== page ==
What came first, the music or the misery?
– Nick Hornby, High Fidelity
About the Mixtape project
Mixtape #1: Interpol, “NYC”
Mixtape #2: Violent Femmes, “Kiss Off”
Mixtape #3: Cyndi Lauper, “All Through the Night”
Mixtape #4: Towa Tei, “Technova
Mixtape #5: Teresa Teng, “The Moon Represents My Heart”
Mixtape #6: David Bowie, “Soul Love”
Mixtape #7: Modest Mouse, “Styrofoam Boots/It’s All Nice on Ice, Alright”
Mixtape #8: Elvis Costello, “Beyond Belief”
The song swells. It’s all build-up, all verse, tense until the very end, bright and compact at two and a half minutes. I’m 14 years old and I listen to the tape under at night on my headphones as I write plays. When my friend’s dad asks me, “What do you want to be when you grow up, Lisa?” I say: “A writer. A playwright.” I’m not sure where I got the idea, but when I say it, I know it’s true. So in my room, surrounded by glasses of Hi-C Ecto Cooler, I write.
I take Edie: An American Girl out from the town library over and over again, which isn’t hard because nobody else ever borrows it. It’s a collection of quotes from Edie Sedgwick’s friends and family, a chorus of voices talking about her life, sharing their memories of her at wild parties, strung out on speed. I’m obsessed with a photograph of her in a leotard and black tights, bleached blonde hair chopped short, balancing on a leather rhinoceros while smoking a cigarette.
I want to be known for my beauty, my recklessness, but unlike Edie, I don’t just want to be the muse of some male artist. I want to be the artist. I write on pads of paper my father takes home from work. Plays and stories about a group of friends who are regulars at a New York City bar, writers and artists and musicians. They are 20 years old, an age far enough in the future that it seems both unfathomable yet reachable. They are all on the verge of something, like I want to be.
My alter-ego character is always be a girl who is smart but not recognizably pretty. She has an unrequited crush on her male best friend, who inevitably chooses the shinier, flashier, more beautiful girl in the group, my alter-ego’s friend. My alter-ego writhes in self-pity and rage, sometimes retreating to her apartment, refusing to see her friends. Sometimes the male friend will come to see the errors of his ways and realize the beautiful girl is in fact not as interesting or talented or smart as the alter-ego, and he’ll come running to confess his belated love. Sometimes it’s too late: she’s already left town and moved to California, or she’ll have found a shinier, more handsome man who truly appreciates her. Sometimes he’ll catch her in time, and the play will end the moment just before the kiss. At that age I’m already suspicious of happy endings.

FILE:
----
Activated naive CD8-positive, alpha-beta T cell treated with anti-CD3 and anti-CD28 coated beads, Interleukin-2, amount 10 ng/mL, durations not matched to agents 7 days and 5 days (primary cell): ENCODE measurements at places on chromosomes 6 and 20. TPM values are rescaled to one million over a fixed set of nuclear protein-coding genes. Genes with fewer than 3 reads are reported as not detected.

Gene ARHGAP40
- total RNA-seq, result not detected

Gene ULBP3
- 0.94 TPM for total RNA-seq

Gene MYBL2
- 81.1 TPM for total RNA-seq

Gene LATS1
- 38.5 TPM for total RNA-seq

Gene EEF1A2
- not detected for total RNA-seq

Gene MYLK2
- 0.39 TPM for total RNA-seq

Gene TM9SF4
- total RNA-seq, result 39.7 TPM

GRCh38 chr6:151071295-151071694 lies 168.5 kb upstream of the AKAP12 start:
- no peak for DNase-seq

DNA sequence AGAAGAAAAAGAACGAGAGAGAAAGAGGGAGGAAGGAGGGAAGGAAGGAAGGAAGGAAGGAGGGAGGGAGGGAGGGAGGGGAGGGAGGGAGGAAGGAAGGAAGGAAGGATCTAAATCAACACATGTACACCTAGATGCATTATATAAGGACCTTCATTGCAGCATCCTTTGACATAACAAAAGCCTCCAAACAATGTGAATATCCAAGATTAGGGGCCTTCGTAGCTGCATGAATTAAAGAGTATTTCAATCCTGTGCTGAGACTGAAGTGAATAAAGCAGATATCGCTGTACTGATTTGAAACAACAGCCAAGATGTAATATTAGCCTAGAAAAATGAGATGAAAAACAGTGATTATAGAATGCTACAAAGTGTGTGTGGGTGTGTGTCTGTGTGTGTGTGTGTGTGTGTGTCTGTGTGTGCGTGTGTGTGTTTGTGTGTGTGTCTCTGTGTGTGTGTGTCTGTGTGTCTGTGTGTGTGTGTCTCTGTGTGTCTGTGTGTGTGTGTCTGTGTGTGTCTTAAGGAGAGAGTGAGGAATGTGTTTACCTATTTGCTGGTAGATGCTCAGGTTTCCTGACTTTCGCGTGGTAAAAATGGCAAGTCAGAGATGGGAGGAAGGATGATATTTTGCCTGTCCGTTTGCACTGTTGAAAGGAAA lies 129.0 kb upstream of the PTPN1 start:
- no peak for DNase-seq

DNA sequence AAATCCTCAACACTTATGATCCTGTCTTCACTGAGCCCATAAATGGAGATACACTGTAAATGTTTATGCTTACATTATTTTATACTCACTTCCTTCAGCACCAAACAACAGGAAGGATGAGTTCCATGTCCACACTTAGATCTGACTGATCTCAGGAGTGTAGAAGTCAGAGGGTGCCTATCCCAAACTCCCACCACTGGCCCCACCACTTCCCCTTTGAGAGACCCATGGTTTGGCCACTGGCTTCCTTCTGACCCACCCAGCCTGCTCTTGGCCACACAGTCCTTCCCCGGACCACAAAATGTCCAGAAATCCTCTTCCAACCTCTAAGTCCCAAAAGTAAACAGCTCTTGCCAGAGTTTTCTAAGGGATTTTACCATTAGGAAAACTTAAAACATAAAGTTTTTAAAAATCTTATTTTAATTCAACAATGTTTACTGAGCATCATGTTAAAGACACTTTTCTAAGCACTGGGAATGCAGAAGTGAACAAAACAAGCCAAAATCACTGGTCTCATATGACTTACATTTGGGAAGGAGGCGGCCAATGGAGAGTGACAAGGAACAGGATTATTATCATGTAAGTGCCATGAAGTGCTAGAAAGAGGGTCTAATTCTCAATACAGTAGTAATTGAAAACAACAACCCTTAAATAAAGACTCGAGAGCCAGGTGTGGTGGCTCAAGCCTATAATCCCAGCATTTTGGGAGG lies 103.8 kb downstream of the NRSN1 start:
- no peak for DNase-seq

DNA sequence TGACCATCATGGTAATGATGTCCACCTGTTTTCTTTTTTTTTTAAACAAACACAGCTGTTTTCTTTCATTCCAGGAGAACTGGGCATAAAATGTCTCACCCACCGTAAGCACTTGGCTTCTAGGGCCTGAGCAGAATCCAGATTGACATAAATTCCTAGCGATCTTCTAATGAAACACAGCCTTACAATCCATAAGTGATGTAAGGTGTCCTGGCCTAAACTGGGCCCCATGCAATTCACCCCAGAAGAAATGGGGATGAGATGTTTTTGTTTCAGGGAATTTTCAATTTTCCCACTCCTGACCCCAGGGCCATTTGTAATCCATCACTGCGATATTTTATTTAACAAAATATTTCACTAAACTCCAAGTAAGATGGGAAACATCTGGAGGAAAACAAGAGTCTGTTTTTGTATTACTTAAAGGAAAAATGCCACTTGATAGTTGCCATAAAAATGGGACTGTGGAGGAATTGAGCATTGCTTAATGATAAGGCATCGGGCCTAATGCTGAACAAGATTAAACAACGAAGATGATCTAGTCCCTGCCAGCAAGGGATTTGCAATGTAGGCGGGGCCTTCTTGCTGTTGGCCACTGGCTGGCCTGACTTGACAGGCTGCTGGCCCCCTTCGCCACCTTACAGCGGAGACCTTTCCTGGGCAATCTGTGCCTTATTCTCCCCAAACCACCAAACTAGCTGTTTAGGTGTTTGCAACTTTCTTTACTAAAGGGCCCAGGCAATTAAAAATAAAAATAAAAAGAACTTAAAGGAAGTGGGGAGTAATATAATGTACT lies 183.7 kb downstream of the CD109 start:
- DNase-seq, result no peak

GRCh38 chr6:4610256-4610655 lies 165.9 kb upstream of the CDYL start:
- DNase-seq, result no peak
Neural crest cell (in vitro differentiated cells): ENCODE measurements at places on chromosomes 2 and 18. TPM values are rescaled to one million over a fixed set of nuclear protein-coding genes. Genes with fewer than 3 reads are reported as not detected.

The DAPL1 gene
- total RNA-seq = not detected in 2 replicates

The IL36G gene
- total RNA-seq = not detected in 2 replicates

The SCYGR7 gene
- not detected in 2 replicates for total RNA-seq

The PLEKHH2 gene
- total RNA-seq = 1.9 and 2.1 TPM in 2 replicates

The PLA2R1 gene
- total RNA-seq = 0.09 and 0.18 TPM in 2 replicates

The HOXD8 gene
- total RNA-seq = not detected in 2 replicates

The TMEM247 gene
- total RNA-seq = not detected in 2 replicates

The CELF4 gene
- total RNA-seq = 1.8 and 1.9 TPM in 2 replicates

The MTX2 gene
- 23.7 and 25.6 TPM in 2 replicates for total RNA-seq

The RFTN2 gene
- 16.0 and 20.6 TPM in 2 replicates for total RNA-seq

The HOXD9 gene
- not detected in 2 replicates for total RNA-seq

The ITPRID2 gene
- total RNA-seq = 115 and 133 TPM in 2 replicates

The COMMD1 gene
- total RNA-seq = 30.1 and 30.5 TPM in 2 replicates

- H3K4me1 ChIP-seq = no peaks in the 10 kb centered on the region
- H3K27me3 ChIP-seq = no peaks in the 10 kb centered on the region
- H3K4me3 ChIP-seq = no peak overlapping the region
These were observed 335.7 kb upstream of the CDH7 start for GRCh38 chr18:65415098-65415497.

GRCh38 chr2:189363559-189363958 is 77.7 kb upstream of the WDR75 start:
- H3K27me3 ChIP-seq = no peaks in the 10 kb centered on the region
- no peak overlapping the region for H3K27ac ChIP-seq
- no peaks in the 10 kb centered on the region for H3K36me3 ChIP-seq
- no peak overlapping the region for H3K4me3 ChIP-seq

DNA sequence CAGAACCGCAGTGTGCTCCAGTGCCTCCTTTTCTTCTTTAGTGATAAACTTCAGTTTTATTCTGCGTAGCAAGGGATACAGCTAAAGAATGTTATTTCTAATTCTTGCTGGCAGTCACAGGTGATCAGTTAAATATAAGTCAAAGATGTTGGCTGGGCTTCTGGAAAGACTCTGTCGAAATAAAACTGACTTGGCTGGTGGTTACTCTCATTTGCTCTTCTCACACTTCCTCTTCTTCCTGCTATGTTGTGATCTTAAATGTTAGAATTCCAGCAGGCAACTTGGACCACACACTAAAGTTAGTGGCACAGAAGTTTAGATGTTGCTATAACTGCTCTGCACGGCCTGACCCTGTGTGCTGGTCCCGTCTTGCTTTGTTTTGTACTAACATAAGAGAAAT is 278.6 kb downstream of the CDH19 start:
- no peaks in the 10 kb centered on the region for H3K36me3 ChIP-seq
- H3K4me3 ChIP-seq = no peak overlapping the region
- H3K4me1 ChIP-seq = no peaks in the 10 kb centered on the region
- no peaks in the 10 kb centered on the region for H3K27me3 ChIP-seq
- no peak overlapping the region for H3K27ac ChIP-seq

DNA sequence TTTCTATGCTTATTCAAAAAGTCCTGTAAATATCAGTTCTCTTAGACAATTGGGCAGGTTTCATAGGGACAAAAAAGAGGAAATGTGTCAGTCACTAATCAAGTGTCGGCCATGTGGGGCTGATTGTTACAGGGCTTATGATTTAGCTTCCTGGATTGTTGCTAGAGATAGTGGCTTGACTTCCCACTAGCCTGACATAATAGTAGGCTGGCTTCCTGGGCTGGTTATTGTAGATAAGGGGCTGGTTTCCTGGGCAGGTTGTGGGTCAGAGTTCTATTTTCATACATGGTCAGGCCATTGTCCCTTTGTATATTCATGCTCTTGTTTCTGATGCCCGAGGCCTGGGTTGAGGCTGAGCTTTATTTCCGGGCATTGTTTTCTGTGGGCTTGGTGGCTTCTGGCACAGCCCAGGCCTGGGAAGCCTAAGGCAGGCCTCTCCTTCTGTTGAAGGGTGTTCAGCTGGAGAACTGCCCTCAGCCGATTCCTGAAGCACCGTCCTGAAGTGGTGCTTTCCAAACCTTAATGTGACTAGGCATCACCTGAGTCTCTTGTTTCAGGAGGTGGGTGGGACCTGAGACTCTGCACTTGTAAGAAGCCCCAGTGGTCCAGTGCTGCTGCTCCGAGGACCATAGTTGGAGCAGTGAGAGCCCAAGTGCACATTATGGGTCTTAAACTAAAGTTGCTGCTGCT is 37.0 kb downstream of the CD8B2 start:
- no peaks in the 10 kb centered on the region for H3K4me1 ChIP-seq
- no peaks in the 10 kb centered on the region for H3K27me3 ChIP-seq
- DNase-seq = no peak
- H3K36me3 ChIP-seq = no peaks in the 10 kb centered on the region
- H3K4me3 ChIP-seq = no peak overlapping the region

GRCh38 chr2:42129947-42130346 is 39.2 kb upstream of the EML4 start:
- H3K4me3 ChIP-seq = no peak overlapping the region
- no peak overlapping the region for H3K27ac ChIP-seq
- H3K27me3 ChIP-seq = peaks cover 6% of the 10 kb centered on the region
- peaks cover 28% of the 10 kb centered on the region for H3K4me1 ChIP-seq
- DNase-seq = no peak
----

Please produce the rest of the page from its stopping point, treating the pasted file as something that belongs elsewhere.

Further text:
I write many, many versions of the same story, like the Choose Your Own Adventure books I used to read, where you’d go back in time to Ancient Rome or England during the bubonic plague, or into the future to a planet ruled by robots or a space shuttle orbiting the Earth. You could die and rebirth yourself with a flip of a page. I’d devoured these books, wanting to exhaust all the possibilities, wondering what I would do if I only had a day to live, if I contracted the bubonic plague, if I was suddenly thrust into the light and fully seen.